I love this question! It is such a very special relationship. One that, I believe, completes any cast, and moreover it is the final character that helps shape your play or musical and all of the characters who inhabit that space. The audience truly has the last say. As an actor, you always think you don’t want the audience to “affect” your performance, meaning, if you don’t get the laughs you got the night before or that sniffle that always comes just at the same time every night or matinee performance; when none of that comes, the same audience you were praising in your mind when they were laughing and there with you, you’ve now become too self-aware and over analyze and criticize them for listening in a way you didn’t plan, thus taking you out of the moment. Once you get over that hill of needing an audience to validate your work and dig into the real reason of why you chose to be an artist then you, the artist and the character become one and share to an enraptured audience, the final character of the play.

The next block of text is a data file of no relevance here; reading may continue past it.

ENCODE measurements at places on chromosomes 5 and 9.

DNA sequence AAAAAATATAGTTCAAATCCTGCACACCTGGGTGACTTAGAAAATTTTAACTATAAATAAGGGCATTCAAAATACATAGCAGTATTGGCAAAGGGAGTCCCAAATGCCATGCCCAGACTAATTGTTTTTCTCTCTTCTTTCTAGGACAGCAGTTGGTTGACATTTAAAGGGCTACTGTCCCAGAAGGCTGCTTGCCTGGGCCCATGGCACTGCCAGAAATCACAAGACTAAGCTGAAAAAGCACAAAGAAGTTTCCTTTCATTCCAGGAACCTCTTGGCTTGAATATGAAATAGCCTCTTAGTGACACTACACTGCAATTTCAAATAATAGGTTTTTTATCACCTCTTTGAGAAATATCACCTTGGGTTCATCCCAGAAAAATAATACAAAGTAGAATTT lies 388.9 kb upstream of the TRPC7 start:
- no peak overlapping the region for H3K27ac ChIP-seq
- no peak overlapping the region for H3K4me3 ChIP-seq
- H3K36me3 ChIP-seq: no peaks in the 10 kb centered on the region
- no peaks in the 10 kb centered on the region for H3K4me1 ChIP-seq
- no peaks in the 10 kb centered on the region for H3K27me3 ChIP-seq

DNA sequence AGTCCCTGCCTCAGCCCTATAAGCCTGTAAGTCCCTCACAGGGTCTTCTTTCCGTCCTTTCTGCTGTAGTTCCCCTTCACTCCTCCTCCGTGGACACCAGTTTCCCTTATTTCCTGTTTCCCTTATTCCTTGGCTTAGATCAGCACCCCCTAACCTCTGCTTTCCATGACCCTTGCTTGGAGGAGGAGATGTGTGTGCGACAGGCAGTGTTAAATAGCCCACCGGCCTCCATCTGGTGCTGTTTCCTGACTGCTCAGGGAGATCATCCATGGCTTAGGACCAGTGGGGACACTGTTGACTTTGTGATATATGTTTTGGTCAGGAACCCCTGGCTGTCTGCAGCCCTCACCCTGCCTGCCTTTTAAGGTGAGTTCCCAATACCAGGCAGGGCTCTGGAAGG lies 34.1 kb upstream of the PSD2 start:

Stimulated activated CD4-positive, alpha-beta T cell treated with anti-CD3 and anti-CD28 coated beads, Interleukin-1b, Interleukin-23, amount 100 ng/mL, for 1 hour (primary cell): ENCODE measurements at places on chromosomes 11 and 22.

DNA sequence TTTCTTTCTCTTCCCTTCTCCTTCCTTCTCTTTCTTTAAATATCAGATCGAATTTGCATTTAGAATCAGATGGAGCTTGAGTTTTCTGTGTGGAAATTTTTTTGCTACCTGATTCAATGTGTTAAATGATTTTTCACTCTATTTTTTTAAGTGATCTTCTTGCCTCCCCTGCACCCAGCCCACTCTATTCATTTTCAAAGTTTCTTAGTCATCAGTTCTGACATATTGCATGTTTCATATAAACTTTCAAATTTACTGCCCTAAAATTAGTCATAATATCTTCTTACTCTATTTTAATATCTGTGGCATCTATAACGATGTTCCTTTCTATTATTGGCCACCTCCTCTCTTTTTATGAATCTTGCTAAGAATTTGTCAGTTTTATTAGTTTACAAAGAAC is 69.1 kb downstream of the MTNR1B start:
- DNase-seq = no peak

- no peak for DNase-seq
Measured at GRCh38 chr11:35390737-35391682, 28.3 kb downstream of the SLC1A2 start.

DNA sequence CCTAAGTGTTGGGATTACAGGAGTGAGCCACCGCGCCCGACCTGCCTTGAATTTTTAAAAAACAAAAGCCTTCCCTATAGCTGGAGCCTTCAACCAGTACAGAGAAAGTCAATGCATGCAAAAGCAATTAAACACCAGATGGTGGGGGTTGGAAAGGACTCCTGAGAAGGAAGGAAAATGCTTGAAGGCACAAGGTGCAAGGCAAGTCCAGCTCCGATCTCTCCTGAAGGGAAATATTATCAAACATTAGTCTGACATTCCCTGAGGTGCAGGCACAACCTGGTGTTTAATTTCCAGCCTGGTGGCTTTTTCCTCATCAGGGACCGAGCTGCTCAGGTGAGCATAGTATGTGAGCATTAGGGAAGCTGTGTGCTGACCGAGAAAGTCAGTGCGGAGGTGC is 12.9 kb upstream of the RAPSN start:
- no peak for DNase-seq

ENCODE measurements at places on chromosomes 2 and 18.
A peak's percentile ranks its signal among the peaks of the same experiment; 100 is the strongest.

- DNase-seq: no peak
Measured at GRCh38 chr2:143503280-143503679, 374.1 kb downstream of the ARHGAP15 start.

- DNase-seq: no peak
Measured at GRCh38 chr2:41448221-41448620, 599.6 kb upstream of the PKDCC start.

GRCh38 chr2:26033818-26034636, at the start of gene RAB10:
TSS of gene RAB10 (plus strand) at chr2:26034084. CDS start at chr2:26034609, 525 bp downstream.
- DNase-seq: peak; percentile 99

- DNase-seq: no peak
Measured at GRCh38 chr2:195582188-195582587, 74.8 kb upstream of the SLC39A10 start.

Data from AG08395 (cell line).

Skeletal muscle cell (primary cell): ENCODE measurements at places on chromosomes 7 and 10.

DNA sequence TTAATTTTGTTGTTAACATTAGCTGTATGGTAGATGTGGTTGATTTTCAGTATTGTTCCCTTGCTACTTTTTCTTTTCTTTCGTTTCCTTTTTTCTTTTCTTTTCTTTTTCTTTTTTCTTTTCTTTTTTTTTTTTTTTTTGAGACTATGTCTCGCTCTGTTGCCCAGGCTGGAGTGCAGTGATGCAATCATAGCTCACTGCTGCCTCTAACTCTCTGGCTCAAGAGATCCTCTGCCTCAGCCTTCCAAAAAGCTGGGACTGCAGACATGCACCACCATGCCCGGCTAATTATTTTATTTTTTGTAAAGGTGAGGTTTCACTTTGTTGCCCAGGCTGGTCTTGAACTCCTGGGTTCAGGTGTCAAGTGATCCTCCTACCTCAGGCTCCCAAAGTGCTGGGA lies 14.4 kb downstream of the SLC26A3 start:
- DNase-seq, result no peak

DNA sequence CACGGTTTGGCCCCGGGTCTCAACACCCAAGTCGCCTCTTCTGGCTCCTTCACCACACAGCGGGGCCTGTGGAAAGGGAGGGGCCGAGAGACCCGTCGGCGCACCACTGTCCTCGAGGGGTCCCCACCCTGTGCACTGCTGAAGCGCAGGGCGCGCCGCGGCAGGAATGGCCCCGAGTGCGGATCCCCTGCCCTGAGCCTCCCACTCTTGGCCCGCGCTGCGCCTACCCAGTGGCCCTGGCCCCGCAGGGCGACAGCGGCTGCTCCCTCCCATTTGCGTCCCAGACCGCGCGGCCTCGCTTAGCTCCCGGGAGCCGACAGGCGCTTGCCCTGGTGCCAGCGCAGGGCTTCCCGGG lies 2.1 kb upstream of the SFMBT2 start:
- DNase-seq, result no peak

Was being in such an intense show about death, illness and community [Rent] a help or hindrance to your healing from the sudden loss [of playwright and composer] Jonathan Larson?
My Rent experience will stay close to my heart forever. Jonathan’s passing was devastating. It was definitely my second bout with trauma for sure. At 21, when he passed, and only having been to one other funeral in my life at the time, I didn’t know where to place any of my feelings. I grew up not knowing about the extraordinary benefits therapy can provide. Grieving for our friend who passed and continuing on his legacy was a lot for any of us to take let alone a naïve, just-turned 22 year old who was making his Broadway debut. But through that great tragedy came the beauty and joy of life-time friendships, and not just among those of us who were fortunate to be in the Original Cast, but a connection to people who have done Rent from their basement to Broadway. The connection that it has made with people for all of these years has been the blessing that helps the missing. Jonathan cast me in my second New York show, Blocks, in February of 1995, where I met [Rent original cast members] Anthony Rapp and Yassmin Alers. Great memories of an extraordinary artist and friend.
What has it meant to you to be part of Come From Away in terms of your own healing from 9/11?
A tragedy will always be there but the village of togetherness it takes to go through and come out of tragedy is for me, what Come From Away does as a balm to transcend 9/11 and bring us to the healing we need again today. It has meant and will always mean a great deal to me in my life.